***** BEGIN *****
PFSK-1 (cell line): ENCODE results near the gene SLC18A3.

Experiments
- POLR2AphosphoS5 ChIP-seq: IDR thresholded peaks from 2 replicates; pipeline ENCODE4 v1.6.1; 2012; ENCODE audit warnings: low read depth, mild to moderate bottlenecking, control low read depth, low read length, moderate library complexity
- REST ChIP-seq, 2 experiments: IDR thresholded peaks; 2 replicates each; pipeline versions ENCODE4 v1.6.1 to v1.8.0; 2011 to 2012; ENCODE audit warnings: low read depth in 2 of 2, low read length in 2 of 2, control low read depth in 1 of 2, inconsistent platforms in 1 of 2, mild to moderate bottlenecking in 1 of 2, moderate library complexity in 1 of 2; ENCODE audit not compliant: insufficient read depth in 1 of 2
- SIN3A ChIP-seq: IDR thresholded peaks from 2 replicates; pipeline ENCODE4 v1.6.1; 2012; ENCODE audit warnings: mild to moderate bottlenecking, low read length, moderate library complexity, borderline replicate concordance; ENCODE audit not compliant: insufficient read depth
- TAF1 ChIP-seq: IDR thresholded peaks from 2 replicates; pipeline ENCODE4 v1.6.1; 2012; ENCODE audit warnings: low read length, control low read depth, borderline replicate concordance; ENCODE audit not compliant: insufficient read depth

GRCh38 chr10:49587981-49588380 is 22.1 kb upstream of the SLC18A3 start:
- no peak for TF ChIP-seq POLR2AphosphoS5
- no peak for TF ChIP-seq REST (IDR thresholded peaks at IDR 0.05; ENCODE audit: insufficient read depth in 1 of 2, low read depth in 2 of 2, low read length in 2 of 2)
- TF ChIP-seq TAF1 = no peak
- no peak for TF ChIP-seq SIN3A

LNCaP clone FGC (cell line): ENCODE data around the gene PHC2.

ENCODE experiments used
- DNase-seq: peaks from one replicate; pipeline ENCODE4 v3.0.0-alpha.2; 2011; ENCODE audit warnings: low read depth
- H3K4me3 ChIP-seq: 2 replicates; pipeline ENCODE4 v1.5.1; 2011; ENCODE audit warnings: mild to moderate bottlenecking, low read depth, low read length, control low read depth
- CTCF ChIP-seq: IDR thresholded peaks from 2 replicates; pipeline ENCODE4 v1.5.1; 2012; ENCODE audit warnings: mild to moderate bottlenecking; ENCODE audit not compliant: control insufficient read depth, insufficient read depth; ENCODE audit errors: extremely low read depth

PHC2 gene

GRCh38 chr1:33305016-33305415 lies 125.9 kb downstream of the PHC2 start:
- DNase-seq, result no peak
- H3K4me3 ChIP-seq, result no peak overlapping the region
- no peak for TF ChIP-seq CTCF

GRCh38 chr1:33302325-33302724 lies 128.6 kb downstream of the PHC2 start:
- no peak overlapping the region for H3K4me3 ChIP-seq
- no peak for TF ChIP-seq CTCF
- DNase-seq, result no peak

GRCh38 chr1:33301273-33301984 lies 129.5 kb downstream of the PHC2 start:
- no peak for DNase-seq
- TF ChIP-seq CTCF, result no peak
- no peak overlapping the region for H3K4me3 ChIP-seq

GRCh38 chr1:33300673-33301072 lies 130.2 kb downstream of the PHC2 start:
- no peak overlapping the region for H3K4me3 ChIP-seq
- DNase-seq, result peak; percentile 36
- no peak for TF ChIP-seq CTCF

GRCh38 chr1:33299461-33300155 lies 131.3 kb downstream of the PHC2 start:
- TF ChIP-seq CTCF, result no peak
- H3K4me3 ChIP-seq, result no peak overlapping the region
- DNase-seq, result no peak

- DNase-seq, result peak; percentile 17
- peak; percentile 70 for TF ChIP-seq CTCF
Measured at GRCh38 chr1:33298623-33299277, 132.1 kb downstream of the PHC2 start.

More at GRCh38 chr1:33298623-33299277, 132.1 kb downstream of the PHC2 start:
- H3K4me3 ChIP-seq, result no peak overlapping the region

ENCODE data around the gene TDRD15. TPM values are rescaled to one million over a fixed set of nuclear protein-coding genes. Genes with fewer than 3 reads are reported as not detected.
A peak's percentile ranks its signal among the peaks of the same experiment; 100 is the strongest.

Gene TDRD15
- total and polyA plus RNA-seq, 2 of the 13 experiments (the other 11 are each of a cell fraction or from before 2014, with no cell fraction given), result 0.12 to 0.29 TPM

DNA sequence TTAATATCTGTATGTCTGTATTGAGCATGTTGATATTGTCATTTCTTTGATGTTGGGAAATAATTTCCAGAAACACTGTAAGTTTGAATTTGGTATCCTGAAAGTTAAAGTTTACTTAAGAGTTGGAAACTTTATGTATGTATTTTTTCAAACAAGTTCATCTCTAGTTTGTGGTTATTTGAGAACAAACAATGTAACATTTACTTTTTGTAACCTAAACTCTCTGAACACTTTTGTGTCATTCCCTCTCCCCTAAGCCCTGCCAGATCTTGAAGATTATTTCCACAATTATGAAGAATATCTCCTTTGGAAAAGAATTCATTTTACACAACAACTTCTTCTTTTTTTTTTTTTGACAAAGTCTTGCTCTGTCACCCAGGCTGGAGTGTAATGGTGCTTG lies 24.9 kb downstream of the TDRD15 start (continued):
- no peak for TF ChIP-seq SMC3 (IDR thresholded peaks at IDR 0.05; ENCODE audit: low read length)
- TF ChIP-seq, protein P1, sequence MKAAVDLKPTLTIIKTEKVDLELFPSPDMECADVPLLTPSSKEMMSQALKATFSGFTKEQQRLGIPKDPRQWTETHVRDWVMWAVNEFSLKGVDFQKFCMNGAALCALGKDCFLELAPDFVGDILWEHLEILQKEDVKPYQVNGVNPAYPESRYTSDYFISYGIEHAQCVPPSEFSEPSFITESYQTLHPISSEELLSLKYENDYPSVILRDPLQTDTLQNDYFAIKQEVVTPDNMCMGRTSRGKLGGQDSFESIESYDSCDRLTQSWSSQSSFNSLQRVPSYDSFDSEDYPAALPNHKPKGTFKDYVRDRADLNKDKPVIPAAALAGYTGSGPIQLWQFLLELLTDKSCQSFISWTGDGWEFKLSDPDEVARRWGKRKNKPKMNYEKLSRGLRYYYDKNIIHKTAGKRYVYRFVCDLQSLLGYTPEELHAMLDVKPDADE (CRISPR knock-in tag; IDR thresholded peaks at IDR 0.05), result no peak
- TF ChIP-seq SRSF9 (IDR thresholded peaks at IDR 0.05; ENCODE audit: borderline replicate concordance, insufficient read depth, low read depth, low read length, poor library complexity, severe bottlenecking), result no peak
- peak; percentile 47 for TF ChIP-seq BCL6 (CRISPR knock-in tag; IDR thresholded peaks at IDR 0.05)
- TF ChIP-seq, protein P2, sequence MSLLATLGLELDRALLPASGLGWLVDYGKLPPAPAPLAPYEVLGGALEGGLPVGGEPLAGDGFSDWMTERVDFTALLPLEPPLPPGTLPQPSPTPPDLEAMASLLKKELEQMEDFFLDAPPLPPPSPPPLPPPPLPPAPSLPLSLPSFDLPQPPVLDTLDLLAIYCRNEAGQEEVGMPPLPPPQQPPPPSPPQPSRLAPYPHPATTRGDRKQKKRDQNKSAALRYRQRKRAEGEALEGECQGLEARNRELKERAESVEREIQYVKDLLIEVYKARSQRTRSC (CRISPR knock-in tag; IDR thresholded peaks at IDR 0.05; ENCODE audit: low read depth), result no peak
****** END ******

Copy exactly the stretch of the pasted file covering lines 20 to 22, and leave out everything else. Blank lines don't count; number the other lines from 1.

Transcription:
- H3K4me3 ChIP-seq, result no peak overlapping the region
- no peak for TF ChIP-seq CTCF

GRCh38 chr1:33302325-33302724 lies 128.6 kb downstream of the PHC2 start: